The REL Mid-Atlantic: Strengthening the Early Education Research Alliance

Yes. High-five. Early childhood education is an important
priority for policymakers in the Mid-Atlantic region, just as it is across the country. At REL Mid-Atlantic, we are collaborating
with stakeholders from Delaware, Maryland, New Jersey, and Pennsylvania to address early
education challenges, with the aim of identifying solutions that we can share both in our region and
with others across the nation. Childrens’ learning experiences from birth,
and how well schools support early learning, can set a course throughout the school years
and beyond. Our alliance focuses on improving early education
and outcomes for the youngest students in the region. We are doing this through a variety of support
activities, with the goals of informing policymaker decisions and educator practice through sharing
the best available research, helping improve the quality of early education data, and helping
states collect data that is actionable. States in the region want to know how to retain
qualified early education teachers and how to support their professional growth, recognizing
that highly effective teachers will produce better prepared students. Delaware, like many other states, is dealing
with compensation and qualifications of early learning professionals, it’s a real struggle
because of the funding structures that currently exist. And we are thinking about ways to increase
qualifications, but also looking at how to increase compensation, because we can’t
do one without the other. We’re exploring how to make early care and
education high quality, accessible, and affordable. Quality Rating and Improvement Systems can
offer parents information on the quality of their choices and also help providers identify
areas where they can improve. For these systems to be useful to providers,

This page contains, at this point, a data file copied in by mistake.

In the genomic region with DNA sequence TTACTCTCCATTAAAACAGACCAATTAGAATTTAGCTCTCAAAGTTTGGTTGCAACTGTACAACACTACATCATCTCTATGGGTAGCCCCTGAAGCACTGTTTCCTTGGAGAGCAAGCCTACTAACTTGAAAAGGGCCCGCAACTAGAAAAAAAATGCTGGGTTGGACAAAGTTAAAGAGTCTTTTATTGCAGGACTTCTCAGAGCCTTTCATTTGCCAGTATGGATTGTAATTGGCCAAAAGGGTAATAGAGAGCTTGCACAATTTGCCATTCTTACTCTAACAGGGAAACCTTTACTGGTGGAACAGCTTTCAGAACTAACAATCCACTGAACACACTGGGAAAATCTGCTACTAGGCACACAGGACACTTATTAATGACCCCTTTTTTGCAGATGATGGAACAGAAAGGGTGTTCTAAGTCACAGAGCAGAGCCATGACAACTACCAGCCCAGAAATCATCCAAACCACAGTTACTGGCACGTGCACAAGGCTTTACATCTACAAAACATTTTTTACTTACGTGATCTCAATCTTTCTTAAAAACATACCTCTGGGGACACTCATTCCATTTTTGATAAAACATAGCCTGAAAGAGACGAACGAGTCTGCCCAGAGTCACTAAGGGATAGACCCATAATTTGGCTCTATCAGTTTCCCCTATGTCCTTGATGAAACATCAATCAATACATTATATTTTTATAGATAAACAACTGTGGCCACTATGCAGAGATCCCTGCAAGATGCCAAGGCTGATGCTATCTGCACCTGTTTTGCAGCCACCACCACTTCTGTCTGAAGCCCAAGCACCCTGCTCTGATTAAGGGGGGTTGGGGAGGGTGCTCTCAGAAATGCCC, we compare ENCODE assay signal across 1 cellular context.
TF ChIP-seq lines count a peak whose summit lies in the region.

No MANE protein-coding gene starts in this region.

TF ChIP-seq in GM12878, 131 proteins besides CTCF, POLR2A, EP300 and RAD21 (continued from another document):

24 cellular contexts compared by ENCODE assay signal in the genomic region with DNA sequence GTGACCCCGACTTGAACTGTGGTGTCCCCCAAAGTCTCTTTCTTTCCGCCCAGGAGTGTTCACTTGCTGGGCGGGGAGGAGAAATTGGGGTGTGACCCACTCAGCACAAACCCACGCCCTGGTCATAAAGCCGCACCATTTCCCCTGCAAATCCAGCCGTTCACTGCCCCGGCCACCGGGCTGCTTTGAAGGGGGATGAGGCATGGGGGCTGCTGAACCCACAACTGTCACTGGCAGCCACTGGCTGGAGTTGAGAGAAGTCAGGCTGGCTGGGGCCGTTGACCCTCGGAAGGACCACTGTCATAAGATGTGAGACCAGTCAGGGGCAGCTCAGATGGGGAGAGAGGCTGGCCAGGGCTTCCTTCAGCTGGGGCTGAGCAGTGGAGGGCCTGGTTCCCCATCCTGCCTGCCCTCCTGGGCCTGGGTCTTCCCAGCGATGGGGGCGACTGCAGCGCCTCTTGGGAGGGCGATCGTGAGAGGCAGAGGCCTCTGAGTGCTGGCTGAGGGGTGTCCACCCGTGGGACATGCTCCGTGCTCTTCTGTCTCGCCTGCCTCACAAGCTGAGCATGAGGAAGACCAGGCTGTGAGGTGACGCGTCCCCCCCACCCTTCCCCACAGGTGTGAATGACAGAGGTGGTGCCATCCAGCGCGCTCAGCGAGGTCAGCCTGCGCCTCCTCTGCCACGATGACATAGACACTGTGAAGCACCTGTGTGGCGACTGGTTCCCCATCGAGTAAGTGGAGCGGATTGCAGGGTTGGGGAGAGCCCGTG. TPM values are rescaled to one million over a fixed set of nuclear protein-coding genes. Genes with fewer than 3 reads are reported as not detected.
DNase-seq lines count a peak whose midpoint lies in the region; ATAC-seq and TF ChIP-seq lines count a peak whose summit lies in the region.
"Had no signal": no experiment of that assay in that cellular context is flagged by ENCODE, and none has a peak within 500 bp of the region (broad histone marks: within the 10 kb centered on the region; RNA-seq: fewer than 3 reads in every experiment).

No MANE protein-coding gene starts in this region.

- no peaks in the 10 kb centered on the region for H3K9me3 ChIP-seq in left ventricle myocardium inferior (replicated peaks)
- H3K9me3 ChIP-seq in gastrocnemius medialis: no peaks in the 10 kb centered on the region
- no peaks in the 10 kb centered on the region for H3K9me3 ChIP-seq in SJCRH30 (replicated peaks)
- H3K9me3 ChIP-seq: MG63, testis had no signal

the providers need technical support and teacher education and training, and effective educational
materials. For the systems, to be useful to parents,
more providers need to participate in them. And the systems have to be transparent and
easy to use. So, the REL is going to be working with us
to design a workshop to bring in a national perspective on how those systems can work,
what doesn’t work, and then what states have done in that improvement process. Stakeholders in our region also want to make
greater use of kindergarten assessments. We’re partnering with states and districts
to help them understand how to use these data to measure and continuously improve learning
in the early grades. We are also working with stakeholders to identify
actionable solutions to chronic absenteeism in the early years. District leaders have asked for support in
understanding how attendance in pre-kindergarten relates to later outcomes and how evidence-based
strategies might help improve attendance. And the research that the REL provides, can
be taken back to our state, just to help us in our decision-making to make sure that we
are making the best decisions for all children and families and that we’re ensuring that
all those children and families are gaining access to high-quality early-learning environments. Good things happen for kids when you have
people who are willing to do the hard work. And so, the research and processes around
that are going to be really helpful. We are always monitoring evolving needs in
the Mid-Atlantic region. And with that in mind, we’d love to hear
from you about the ways that the REL might be able to help with research and analysis
to improve educational outcomes.

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